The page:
Roger Ballen at African Art
Ambivalent is the word I would use to describe Roger Ballen talking about his art, which is appropriate as there is an ambivalence to his work as well. Mr. Ballen, who was born in New York but has lived in South Africa for over 30 years has an interesting accent, at times resonant with the bass tones of New York, then mixed with that charming melange of lost Dutchman at high tea after 30 years in the bush that is the South Africa iteration. In town in conjunction with the opening of his show, Line, Marks & Drawings: Through the Lens of Roger Ballen – which I think is pretty ballsy for the Smithsonian and a DC public institution, personally, dare I even say SERIOUSLY AMAZING – and I hope those ant-Christ people don’t get all over their congressmen for this. All I have to say is stand down piss-ant-Christ people, these are some beautiful prints.
The film versus digital debate was alive and well. In the galleries, my own informal poll, including my personal opinion, AND that of another couple I was eavesdropping upon, revealed that the silver gelatin prints were preferred, both in tonality, sharpness without the over crispness of the inkjet. The inkjet just looked crunchy next to the silver gelatin, I am sorry, but that is how I feel. Anyhoo, that said – it was pretty darn impressive. I mean the conceit of the line as a theme to the show was a bit obvious and ordinary. I would have preferred some more psycho dynamic structure – Mr. Ballen asserted that he was one of a dying breed aka film photographers, and I had to agree and felt very sad and lonely as a younger member of that dying breed and film becoming so precious. And I just hate the digital process I am sorry. I miss the darkroom. I am still fighting it, I admit.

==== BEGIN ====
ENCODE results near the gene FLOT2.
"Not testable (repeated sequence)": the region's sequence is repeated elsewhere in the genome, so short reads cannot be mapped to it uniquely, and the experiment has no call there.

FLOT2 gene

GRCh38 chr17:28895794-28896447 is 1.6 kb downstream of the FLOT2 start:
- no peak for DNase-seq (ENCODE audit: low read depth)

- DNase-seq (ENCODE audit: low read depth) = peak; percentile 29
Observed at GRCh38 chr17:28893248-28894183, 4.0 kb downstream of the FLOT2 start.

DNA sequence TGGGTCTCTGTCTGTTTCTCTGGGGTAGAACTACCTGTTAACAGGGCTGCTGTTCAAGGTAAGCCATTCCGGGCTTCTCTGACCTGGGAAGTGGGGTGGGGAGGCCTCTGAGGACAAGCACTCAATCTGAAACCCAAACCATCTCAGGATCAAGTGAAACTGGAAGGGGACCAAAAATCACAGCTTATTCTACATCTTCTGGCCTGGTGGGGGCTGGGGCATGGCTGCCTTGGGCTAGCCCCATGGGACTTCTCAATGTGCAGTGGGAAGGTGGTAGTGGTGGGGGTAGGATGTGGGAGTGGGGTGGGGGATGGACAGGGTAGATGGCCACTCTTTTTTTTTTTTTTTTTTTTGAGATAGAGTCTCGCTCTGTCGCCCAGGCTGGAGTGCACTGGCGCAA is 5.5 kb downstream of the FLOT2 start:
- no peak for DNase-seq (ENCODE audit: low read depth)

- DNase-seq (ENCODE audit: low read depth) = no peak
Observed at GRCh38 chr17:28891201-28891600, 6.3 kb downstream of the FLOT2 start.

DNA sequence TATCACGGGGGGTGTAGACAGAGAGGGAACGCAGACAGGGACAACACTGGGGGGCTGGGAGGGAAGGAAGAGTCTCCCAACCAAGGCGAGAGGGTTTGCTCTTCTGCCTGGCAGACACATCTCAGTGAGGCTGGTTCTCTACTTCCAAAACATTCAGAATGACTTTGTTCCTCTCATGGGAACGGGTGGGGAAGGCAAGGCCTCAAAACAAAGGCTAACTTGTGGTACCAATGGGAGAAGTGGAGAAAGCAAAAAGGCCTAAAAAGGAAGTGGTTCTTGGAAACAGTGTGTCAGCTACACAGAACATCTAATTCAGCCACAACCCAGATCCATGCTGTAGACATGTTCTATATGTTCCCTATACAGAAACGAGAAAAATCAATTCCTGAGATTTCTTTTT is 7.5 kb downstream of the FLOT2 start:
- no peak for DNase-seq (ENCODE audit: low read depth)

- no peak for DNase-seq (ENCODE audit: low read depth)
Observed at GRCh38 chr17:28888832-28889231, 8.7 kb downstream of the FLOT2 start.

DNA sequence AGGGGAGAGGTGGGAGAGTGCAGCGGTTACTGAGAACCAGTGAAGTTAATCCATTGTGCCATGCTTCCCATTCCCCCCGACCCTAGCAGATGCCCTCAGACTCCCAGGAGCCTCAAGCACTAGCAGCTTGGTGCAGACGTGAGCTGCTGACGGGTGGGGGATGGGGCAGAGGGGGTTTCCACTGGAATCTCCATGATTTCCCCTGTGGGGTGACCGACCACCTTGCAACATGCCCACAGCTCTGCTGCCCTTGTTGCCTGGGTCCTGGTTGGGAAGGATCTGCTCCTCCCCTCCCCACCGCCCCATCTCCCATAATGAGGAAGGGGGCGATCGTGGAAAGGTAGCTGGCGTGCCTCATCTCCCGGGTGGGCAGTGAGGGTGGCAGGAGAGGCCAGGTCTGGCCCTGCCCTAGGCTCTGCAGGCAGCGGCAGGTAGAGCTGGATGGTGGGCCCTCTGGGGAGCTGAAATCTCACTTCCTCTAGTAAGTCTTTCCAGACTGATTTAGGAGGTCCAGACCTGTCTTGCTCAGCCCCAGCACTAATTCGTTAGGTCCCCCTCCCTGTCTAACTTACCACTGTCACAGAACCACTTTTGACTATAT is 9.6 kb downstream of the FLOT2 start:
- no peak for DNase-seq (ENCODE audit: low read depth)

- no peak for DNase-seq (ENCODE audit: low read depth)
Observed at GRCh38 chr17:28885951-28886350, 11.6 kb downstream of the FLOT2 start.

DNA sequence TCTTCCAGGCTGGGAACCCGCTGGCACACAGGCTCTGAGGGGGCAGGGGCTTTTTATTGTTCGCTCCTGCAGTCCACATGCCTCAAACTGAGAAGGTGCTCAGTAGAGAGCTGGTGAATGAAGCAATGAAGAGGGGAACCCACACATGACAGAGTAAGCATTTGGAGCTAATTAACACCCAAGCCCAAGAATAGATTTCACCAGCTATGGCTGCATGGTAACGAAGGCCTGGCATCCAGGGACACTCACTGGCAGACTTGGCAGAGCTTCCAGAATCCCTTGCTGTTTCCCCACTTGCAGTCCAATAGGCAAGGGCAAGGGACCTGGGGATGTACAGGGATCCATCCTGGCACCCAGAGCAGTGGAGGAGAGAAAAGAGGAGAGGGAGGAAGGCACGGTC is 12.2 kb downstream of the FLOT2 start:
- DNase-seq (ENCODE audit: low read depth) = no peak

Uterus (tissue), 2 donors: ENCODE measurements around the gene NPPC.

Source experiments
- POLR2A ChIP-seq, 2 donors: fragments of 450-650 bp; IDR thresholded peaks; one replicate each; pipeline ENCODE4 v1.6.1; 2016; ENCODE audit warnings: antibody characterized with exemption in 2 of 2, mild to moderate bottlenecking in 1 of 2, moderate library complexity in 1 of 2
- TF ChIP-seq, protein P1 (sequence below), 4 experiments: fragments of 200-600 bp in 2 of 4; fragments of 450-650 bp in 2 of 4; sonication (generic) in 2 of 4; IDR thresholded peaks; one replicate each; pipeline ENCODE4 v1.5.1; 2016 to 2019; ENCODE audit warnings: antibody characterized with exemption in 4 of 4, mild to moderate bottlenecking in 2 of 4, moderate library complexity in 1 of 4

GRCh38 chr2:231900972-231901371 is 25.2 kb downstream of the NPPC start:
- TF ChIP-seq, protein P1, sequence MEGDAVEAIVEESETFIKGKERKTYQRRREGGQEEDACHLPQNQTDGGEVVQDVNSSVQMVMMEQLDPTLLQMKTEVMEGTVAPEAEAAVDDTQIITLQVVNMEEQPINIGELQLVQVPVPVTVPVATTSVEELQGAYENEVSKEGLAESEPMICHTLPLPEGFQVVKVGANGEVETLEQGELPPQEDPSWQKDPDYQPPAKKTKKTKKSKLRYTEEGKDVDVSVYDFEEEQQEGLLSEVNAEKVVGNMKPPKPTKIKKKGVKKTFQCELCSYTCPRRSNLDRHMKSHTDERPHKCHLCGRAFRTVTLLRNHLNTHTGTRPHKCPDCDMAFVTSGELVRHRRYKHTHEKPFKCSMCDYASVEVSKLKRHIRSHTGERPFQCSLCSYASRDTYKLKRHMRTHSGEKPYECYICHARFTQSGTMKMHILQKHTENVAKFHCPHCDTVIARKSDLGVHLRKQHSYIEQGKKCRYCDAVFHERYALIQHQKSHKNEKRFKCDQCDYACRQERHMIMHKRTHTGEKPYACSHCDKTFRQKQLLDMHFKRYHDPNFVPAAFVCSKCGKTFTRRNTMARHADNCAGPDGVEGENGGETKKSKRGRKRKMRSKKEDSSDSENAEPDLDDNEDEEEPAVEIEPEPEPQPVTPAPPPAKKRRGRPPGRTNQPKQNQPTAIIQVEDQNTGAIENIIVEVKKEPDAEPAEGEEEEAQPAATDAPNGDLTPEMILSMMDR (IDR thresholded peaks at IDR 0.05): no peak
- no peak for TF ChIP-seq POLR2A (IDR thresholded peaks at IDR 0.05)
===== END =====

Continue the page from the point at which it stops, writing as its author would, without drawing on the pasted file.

Of film, Ballen asserted, ” The nice thing is you don’t know what happens to it, till you make a print of it.” Sensing a rapt audience, he continued, ” The film has it’s own life, it’s own chemistry, it’s own being.” And then he finished with, ” It can give you a life that you haven’t given it.”
He says his new work is a leap to an extended reality, and that the line tells you who you are so let’s start there, and then proceeds to riff on the line, molding it into the idea that it is some Odyssean journey of the unconscious, only he doesn’t say it quite like that, and he says it rather much longer. The drawings to me are like his version of outsider art – he doesn’t really describe his relationships to his subjects and the collaborative quality of their encounter, and I do not ask (Impulse Control Success Story!) him if he just brings like a gallon of whiskey there to these locations and they all hang out and see what happens, because I am pretty sure that is what happens. He appears a pretty closed book about the engagements he has with his subjects.
Speaking of books, it’s a quite lovely volume with excellent duotones, highly recommended.